“There needs to be a range of choices for older people so they can access not only what they need but what they want.

“And we need quality for older people – in terms of their pursuit of employment, making contribution to public discourse, being involved in decisions for our community and society. They need to be part of that process just like anyone else.”

Mr Riley said there was great knowledge and wisdom to be tapped into, but it required a change of mindset, for example by corporate employers to access the resource of older workers.

And he said older people found it difficult to navigate the healthcare and support system.

“It’s a very complex system. It’s inflexible so people are finding it difficult to understand and navigate. And then the shortcomings of that system – like reduced choices to access,” Mr Riley said.

“And then there is affordability of services that people might need as they age. That is a growing concern for our older population.”

Mr Riley said the current government reductions in health care would affect those requiring the highest level of care.

“And that’s going to put a lot of pressure on existing providers and further pressure on the broader health system as well,” he said.

“There needs to be accurate data to inform the funding projections and ensure that the money is being directed to the most appropriate areas. At the moment that’s in question.”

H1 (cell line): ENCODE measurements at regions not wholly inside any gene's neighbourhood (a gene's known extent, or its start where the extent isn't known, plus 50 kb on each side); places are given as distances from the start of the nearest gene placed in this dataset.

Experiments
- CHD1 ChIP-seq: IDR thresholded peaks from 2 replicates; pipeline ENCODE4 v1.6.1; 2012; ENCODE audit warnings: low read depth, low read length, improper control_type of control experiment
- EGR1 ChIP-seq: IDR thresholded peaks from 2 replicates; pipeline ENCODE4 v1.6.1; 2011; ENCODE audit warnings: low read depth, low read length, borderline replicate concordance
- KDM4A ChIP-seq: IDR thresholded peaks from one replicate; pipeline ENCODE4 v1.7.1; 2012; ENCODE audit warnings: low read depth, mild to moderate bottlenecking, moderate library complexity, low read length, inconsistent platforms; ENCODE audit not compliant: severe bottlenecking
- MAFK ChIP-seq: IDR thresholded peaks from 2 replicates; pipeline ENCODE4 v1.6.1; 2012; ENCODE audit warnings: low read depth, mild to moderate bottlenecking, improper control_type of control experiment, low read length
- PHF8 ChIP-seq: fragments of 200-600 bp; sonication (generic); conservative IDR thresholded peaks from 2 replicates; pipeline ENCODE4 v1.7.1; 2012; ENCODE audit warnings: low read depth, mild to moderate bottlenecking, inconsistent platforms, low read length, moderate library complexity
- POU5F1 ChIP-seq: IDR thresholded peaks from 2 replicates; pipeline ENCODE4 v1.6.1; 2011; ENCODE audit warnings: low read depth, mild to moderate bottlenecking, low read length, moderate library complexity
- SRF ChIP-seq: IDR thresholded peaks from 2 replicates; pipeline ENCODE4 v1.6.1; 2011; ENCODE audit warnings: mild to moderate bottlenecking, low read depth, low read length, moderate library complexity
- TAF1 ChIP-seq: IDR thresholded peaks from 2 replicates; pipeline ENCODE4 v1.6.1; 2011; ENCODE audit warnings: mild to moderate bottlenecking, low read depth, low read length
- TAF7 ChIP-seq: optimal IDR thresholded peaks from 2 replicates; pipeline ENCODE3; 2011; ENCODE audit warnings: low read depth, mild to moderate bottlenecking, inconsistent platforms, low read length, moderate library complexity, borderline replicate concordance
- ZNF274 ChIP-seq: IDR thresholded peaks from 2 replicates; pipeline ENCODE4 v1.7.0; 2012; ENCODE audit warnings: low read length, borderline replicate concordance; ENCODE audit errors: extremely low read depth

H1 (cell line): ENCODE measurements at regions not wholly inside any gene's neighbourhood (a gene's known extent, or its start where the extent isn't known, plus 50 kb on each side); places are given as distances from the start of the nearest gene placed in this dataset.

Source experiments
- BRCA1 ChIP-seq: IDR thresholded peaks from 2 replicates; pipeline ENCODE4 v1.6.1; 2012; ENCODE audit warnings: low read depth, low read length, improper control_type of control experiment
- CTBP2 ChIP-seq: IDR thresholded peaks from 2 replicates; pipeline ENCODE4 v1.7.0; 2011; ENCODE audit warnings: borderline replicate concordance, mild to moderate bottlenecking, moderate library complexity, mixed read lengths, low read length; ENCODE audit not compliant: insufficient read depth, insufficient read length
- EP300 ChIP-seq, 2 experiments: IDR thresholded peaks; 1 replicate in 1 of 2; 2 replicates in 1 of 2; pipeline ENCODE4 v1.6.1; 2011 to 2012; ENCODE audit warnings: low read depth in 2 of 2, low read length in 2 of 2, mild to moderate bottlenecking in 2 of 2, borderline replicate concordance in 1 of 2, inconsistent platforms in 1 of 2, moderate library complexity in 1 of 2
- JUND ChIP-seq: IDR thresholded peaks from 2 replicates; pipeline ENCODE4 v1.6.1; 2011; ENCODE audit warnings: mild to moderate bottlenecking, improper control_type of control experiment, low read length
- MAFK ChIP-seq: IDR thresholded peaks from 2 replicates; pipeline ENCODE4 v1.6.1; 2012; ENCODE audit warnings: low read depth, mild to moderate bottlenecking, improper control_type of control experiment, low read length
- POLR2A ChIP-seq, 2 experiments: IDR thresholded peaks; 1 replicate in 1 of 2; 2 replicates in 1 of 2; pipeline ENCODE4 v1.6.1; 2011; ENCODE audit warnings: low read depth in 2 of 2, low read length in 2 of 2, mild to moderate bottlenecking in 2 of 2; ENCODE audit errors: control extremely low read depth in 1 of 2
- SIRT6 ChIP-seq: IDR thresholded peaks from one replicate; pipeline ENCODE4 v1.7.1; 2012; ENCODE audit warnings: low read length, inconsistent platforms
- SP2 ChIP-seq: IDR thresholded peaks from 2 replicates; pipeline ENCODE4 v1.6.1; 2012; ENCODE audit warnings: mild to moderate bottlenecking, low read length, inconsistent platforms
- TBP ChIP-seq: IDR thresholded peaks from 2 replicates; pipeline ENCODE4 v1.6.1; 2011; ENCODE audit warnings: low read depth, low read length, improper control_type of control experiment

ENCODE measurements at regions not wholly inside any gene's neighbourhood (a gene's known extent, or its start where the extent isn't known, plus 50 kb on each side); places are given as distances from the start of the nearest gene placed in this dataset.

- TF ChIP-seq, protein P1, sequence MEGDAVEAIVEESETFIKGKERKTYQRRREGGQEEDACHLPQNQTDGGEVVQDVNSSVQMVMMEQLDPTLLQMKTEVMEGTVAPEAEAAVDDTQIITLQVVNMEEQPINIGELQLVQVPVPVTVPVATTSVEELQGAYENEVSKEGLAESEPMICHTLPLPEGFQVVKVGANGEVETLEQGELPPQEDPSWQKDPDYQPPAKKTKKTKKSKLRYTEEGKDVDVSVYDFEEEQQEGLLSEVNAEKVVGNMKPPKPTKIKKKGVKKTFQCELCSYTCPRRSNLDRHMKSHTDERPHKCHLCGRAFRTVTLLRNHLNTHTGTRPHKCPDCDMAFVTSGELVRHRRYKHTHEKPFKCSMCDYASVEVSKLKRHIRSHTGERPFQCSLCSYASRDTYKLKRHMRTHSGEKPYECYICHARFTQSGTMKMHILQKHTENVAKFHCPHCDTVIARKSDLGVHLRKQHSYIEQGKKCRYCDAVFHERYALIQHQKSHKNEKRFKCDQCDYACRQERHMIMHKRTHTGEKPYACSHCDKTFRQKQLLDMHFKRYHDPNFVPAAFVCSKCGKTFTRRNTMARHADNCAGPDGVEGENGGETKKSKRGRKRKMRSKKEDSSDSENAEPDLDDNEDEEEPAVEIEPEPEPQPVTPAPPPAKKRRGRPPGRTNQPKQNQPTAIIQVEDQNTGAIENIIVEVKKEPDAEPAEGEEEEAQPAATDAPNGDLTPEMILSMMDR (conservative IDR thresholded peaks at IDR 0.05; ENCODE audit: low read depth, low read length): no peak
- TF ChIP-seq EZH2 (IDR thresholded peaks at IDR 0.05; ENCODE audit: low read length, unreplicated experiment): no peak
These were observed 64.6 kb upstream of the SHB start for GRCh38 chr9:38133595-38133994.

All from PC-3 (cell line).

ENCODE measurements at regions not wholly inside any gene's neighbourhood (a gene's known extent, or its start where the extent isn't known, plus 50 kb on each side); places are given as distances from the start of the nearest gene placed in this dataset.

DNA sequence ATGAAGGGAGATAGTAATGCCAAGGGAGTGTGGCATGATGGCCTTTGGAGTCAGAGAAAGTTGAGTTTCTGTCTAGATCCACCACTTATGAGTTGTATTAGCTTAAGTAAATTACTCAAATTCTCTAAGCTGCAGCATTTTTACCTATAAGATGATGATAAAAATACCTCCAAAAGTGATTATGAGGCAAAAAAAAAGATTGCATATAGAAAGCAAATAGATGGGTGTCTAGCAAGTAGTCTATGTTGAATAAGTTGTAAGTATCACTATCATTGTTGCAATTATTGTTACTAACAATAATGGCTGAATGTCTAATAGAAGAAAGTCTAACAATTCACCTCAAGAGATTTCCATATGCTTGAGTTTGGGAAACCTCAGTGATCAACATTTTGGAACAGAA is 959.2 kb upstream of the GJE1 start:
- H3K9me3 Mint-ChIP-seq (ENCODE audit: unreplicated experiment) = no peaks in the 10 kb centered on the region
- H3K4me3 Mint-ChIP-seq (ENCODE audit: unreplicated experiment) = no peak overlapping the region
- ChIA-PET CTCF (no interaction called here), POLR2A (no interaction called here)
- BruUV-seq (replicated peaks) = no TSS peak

As he prepared to embark on his trip to UN headquarters, Mr Riley accepted it would be difficult to gain wide support for a convention for the rights of older people.

He will start by trying to raise awareness amongst delegates of member nation.

Mr Riley said Pope Francis had appropriately shone a spotlight on the needs of our ageing population – a message he could also take to New York.

“(The Pope speaks of) the need to support them and do better by them. And to me that is very inspiring – better focusing on some of those important issues like caring for older people,” he said.

“At the moment we are finding that some of the less developed nations such as those from Latin America and across Africa are very supportive [of a convention], whereas Australia, the US and Europe are slower in coming to the table.

“A big shift occurred in the UN when they started to look at this issue of older people as a human rights issue and not just an economic issue.

“And I think that is going to help countries like Australia embrace it as a genuine issue that needs attention and support.

“A universal convention would then help enforce a set of minimum standards which countries from the UN would be obligated to comply with and maintain those basic levels of fundamental rights.”

On the issue of euthanasia, Mr Riley said a “better community conversation” was needed about how we treated people approaching the end of life.

“How do we do better palliative care in the home, how do we provide better choices for people and their families at that critical time,” he said.

“I think there is some concerning data around the prevalence of suicide particularly in older men aged over 85.

“I think there are lessons learned at the moment which need to be brought into the conversation about euthanasia and then a range of groups from our society can come together without preconceived ideas and look at the best way forward.”

Mr Riley and his family are members of St Therese and St Anthony’s Parish in Kedron.

He is a director of Australian Marist Solidarity, which supports development and aid projects worldwide.

Written by: Mark Bowling